Building the Canal |  The Feeder Canal |  Transporting Coal |  Decline of the Canal
Timeline of Events

Building the Canal
Most of the D&R Canal system remains intact today and is a reminder of the days when the delivery of freight depended upon a team of mules or steam tugboats. Thirty-six miles of the main canal and 22 miles of the feeder canal still exist, with many historic structures along its entire length.

During the early nineteenth century, when the United States entered into the industrial revolution, canals were built as transportation routes to link resources, manufacturing centers and markets. The D&R Canal was built across central New Jersey to provide an efficient and safe route for transporting freight between Philadelphia and New York.

Since boats could navigate the Delaware River to Bordentown and the Raritan River to New Brunswick, those two cities were selected as the canal's two terminuses. To supply water to the main canal at its highest elevation in Trenton, a feeder canal was dug from Bull's Island on the Delaware River south to Trenton.

Construction of the D&R Canal began in 1830. Laborers - the majority of whom are believed to have been migratory Irish immigrants - were hired to dig, mostly by hand, the main canal and its feeder. The main canal was 44 miles long, 75 feet wide and 7 feet deep. The feeder was 22 miles long, 50 feet wide and 6 feet deep. The canal system was completed in 1834 at an estimated cost of $2,830,000.

The Feeder Canal
Although the feeder canal originally was designed to supply water to the main canal, it was navigated by cargo vessels from the time of its completion. Changes to the feeder canal were made to allow vessels from Pennsylvania's Delaware Division Canal to lock into the feeder canal at Lambertville. Canal boats and barges were pulled by mule teams at first. Steam-powered ships were introduced on the canal around 1843.

Transporting Coal
For nearly a century after it opened, the D&R Canal was one of America's busiest navigation canals. Its peak years were the 1860s and 1870s when Pennsylvania coal was transported through the D&R Canal to feed the city of New York's industrial boom. During this period, 80% of the total cargo carried on the canal was coal. At the same time that construction began on the canal, a railroad route through the central part of the state was also under construction. One year later, in 1831, the canal company and the railroad company merged forming "The Joint Companies." This merger provided protection against competition for both the canal and the railroad. In 1855, the Belvidere-Delaware Railroad completed the laying of track alongside the feeder canal.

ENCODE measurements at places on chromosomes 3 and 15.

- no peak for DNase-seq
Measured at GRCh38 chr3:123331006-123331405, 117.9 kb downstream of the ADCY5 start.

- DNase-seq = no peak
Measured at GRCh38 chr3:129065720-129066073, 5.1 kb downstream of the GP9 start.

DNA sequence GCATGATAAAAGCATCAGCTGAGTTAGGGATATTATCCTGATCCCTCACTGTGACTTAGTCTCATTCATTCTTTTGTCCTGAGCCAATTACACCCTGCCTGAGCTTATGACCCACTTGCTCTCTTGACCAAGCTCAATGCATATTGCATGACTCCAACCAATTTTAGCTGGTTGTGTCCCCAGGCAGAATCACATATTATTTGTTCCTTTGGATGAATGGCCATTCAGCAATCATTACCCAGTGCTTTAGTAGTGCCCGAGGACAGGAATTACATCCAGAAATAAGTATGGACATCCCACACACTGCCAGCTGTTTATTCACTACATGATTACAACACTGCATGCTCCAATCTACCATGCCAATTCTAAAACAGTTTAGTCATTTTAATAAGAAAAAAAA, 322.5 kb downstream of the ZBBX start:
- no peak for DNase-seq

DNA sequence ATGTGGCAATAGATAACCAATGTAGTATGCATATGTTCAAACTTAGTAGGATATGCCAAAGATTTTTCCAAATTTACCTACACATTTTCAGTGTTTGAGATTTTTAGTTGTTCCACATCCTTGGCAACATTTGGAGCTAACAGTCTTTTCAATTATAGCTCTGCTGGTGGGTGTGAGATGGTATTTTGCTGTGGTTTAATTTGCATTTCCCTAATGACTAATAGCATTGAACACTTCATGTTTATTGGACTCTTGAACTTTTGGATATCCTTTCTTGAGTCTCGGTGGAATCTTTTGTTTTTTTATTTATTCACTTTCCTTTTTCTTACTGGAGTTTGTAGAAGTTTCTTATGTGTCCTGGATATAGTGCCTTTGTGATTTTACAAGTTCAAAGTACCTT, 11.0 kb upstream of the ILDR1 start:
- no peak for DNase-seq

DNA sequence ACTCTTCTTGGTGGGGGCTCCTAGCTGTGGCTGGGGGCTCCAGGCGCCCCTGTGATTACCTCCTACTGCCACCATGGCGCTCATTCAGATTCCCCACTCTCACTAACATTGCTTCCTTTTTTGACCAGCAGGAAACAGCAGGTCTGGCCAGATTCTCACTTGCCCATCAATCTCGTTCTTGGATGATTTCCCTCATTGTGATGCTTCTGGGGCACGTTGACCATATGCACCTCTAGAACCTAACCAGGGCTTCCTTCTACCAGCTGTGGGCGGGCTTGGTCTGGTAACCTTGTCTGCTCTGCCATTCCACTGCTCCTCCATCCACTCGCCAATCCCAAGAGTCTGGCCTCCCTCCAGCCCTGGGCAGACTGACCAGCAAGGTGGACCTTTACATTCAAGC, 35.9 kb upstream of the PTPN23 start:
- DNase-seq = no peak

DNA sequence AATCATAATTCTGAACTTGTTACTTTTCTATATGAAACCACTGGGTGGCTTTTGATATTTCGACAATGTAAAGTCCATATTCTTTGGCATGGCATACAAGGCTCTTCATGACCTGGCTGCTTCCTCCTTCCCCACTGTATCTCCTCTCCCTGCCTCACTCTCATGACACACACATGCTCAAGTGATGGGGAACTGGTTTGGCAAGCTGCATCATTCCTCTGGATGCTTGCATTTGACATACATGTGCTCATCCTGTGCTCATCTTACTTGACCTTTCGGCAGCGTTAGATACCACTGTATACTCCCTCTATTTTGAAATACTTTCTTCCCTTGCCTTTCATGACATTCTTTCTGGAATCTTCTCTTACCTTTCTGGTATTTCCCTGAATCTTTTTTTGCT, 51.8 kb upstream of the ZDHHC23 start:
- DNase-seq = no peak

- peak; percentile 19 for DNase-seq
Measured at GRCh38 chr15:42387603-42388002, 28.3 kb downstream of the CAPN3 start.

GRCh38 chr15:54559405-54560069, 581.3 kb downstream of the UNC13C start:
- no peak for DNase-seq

Decline of the Canal
By the end of the 19th century, canal use was declining throughout the country. The speed and power of the railroad overtook the romance of the canal era. The D&R Canal's last year of operation at a profit was 1892, but is stayed open through the 1932 shipping season. After the canal closed, the State of New Jersey took it over and rehabilitated it to serve as a water supply system - a purpose it still serves today.

In 1973, the canal and its remaining structures were entered on the National Register of Historic Places. In 1974, over 60 miles of the canal and a narrow strip of land on both banks were made a state park. A portion of the Belvidere-Delaware Railroad corridor from Bull's Island to Frenchtown was added to the park in the 1980s. The park's trail system was designated a National Recreation Trail in 1992.

If you do have any questions please feel free to contact the either of the offices listed below.

Main Park Office
D&R Canal State Park
145 Mapleton Road
Princeton, NJ 08540
Phone: (609) 924-5705
Bulls Island Office
Bull's Island Recreation Area
2185 Daniel Bray Highway
Stockton, NJ 08559
Phone: 609/397-2949